Operational technology (OT) encompasses many aspects of our world, including industrial control systems (ICS) that are used to control core operational processes. ICS technologies often control essential services such as water and power supply and are also used to monitor these services to prevent hazardous conditions. Manipulation of these systems and processes could have extreme impacts on the end users of these services as well as workers within operational environments. Therefore, the security of OT environments and ICS technologies should be a top priority for organizations.
However, securing OT environments, assessing them to determine remediation plans and strategies, and gaining visibility into them is challenging and requires different approaches than traditional IT environments. OT cybersecurity incidents have also increased dramatically in recent years: According to the 2020 IBM X-Force Threat Intelligence Index, there was a 2,000 percent increase year-over-year. This, coupled with a lack of combined IT/OT visibility into OT environments, means security issues can happen without anyone knowing, resulting in catastrophic damage to the business in some cases.
Thus, the question that security leaders are increasingly asking is “Why does my security team and security operations center (SOC) only have visibility into our IT environment and not our OT environment?” Let’s discuss how visibility into the OT environment can be accomplished through synergies of a combined OT/IT security operations center.
Defining Operational Technology and Industrial Process Automation
Let’s start from the beginning and define operational technology and industrial process automation. There are many confusing definitions for OT, but the key to providing a full understanding is to first define an industrial process.
A process in this context refers to a specific automated industrial process, which may encompass many other sub-processes. For example, our drinking water is made safe by a process known as chlorination, which involves adding chlorine or chlorine compounds such as sodium hypochlorite to water. This process is automated by various ICS that control the specific amounts of chlorine that are added to water and the validation process to ensure that the water is safe for consumption.
Using this example, OT refers to the entire environment that is used to run the industrial environment, automation and control systems for the production of safe drinking water. The OT environment includes the ICS and IT systems, such as routers, switches, network cabling/wireless and computers. Very simply, it is the complete environment.
The Convergence of OT and IT Security
The integration of OT and IT security processes has created new synergies not previously realized. The connectivity of OT devices allows better visibility into critical processes but also creates a complex security landscape where there is no longer a single perimeter. OT-specific intrusion detection systems (IDS) can extend visibility beyond the already defined “signals list” via deep packet inspection, signatures, protocol analysis, anomaly detection and machine learning. Now, programmable logic controllers (PLCs) and sensor manipulation are new attack vectors for malicious intent.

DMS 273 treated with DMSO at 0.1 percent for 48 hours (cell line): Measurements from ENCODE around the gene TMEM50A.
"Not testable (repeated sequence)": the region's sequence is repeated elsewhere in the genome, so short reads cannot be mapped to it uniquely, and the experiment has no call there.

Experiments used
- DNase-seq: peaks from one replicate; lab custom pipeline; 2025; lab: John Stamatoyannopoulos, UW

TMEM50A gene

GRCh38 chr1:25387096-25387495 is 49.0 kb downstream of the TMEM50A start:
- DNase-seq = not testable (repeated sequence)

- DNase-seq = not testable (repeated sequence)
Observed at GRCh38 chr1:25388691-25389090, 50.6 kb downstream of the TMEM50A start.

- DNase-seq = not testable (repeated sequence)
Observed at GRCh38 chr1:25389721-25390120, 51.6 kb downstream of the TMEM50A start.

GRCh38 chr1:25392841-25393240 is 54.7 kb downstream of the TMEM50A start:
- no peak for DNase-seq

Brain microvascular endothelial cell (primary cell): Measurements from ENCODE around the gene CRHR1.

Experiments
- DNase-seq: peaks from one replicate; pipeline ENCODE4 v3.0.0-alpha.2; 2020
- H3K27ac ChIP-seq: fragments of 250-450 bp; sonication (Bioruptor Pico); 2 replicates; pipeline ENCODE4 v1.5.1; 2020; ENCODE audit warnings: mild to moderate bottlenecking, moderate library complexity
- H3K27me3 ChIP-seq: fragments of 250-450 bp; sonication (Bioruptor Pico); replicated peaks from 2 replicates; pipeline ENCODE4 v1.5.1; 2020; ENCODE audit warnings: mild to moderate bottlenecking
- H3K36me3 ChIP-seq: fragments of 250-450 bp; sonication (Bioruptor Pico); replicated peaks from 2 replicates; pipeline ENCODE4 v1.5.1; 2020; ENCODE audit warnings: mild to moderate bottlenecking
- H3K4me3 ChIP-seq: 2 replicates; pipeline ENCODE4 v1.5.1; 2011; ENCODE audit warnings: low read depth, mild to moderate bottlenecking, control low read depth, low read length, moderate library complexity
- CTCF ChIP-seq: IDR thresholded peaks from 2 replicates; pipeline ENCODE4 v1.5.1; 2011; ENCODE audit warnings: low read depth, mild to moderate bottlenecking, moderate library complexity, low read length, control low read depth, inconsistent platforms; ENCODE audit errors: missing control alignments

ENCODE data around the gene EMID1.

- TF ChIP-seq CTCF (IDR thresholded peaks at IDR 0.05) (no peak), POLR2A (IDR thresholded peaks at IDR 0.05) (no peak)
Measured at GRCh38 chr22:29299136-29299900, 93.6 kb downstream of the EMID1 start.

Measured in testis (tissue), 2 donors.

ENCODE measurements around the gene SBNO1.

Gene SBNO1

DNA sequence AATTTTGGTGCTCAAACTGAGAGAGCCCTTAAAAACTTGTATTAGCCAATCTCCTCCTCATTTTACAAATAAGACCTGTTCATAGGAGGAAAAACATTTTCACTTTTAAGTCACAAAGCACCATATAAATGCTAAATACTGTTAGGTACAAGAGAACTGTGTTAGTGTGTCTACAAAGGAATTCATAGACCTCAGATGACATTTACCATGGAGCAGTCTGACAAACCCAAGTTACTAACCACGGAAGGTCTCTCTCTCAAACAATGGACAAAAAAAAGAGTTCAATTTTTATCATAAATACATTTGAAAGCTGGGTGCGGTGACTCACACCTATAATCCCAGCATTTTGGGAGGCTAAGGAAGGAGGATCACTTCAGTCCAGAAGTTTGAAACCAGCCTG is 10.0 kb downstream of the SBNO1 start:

Cybersecurity Challenges in OT Environments Are Similar to Those in IT
Surprisingly, security challenges in OT environments are very similar to those in IT environments but with added industrial impacts. Just like IT, OT environment challenges include unauthorized access, passwords, remote access, malware and patching.
For example, malware engineered to change water chlorination levels within an OT environment is not that different from a distributed denial-of-service (DDoS) attack on a bank. Both have serious consequences, but the attack in the OT environment also has human life and safety impacts.
Building a Combined OT/IT SOC
Most companies do not have the need for a dedicated OT SOC or a separate security team for their OT environments. This is usually the domain of the critical infrastructure sector, such as large electricity or water utility, nuclear, transportation and other companies that have a specific need for separate visibility into these OT environments.
Thus, the majority of corporations will find synergy and efficiency in combining their OT SOC into their IT SOC. Equally important is gaining visibility into IT security incidents that occur in OT environments.
Attaining visibility into an operational technology environment can be accomplished by the following:
- Direct messages from the process automation technology provider. For example, an industrial automation company sending OT security events directly to your specific security information and event management (SIEM) solution.
- Forwarding logs from IT equipment in OT environments to gain visibility. For example, logs from firewalls, routers, switches, servers, domain controllers, active directory and so on. This is possible today, however, it requires an elaborate design to safely forward logs to a SIEM.
- An industrial IDS placed within or outside the OT environment by means of a non-intrusive switch port analyzer (SPAN). Inline approaches are possible where, similar to an intrusion prevention system (IPS), it can stop communication. However, in general, given the criticality of OT environments, the non-intrusive approach is preferred.
Organizations that do not need a fully dedicated OT SOC should integrate OT security operations with IT operations. To manage the threat life cycle within these environments, security teams should adopt a comprehensive threat management program that can provide proactive, managed and response services for threats specific to OT environments.
IBM offers X-Force Threat Management for OT services to help organizations discover, manage and respond to threats from managed and unmanaged devices across their environments. To learn more, register for the May 18 webinar.